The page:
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Children's Activity and Nutrition III

This study has been completed.
National Heart, Lung, and Blood Institute (NHLBI)
Information provided by:
Augusta University Identifier:
First received: December 7, 2000
Last updated: December 21, 2015
Last verified: January 2005
To track blood pressure from childhood through adolescence.

Cardiovascular Diseases Hypertension Coronary Disease

Study Type: Observational

Further study details as provided by Augusta University:

Study Start Date: April 1992
Estimated Study Completion Date: April 2002
Detailed Description:


Children's Activity and Nutrition III was originally part of the Institute-initiated Studies of Children's Activity and Nutrition (SCAN), first funded in 1985. Children's Activity and Nutrition III was renewed in 1992 as a stand-alone project with a focus on assessment of the development of hemodynamic mechanisms responsible for blood pressure (BP) control within the context of ethnicity and family history of early myocardial infarction (MI), defined as having a parent or grandparent with an MI at less than 55 years of age and a family history.

Blacks have a higher mortality rate through middle adulthood than whites from coronary heart disease (CHD), the leading causes of death in the United States. Blacks have been found to exhibit greater cardiovascular (CV) response to stress (i.e., reactivity), a potential risk factor for CHD, as have individuals with a family history. . Although CHD has its pathobiologic origins in childhood, little longitudinal reactivity research has been conducted in youth, especially from childhood through late adolescence.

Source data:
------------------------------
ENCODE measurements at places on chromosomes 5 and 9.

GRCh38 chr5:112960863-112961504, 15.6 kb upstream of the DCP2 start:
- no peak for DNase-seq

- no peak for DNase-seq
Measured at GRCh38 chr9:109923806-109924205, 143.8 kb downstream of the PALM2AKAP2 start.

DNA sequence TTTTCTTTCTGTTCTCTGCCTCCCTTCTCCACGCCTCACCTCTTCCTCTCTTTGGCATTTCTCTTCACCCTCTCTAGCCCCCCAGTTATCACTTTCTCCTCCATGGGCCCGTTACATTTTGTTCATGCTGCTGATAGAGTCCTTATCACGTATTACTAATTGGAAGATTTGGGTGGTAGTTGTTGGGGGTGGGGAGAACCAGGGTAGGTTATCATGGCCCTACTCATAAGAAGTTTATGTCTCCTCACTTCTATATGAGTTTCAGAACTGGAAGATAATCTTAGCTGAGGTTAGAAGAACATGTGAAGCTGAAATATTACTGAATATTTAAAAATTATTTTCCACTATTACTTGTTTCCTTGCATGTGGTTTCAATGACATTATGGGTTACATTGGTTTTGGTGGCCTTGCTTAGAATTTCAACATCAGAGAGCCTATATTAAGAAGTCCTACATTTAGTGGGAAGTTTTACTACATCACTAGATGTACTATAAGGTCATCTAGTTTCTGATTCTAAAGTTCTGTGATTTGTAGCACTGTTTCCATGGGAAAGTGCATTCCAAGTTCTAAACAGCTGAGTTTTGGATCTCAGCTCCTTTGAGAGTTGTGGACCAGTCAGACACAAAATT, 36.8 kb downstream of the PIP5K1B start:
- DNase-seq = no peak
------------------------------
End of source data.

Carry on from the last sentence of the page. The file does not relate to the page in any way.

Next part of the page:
The study followed a multiethnic sample of 250 13 to 14 year olds for an additional 5 years to determine: 1) whether blood pressure (BP) reactivity during childhood predicted changes in resting BP, left ventricular mass and concentric remodeling, carotid artery wall elasticity and endothelial dependent arterial dilation up to 11 years later after controlling for other expected predictors (i.e., age, gender, ethnicity, resting BP, adiposity, ambulatory BP); 2) the influence of ethnicity, family history and a select group of moderator variables (i.e., environmental stress, anger and John Henryism coping styles, aerobic fitness on youth's cardiovascular (CV) reactivity; and 3) the stability of CV reactivity and a 24- hour ambulatory BP from childhood through late adolescence. The long- term objectives were to provide a better understanding of the development of CV reactivity in youth and its influence upon early pathobiologic markers of coronary heart disease prior to overt manifestation of disease.


Ages Eligible for Study:   up to 100 Years   (Child, Adult, Senior)
Sexes Eligible for Study:   All
Accepts Healthy Volunteers:   No
No eligibility criteria
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Please refer to this study by its identifier: NCT00007111

Sponsors and Collaborators
Augusta University
National Heart, Lung, and Blood Institute (NHLBI)
OverallOfficial: Frank Treiber Augusta University
  More Information

Publications: Identifier: NCT00007111     History of Changes
Other Study ID Numbers: 956
R01HL035073 ( U.S. NIH Grant/Contract )
Study First Received: December 7, 2000
Last Updated: December 21, 2015

Additional relevant MeSH terms:
Cardiovascular Diseases
Coronary Disease
Coronary Artery Disease
Myocardial Ischemia
Heart Diseases
Vascular Diseases
Arterial Occlusive Diseases processed this record on August 17, 2017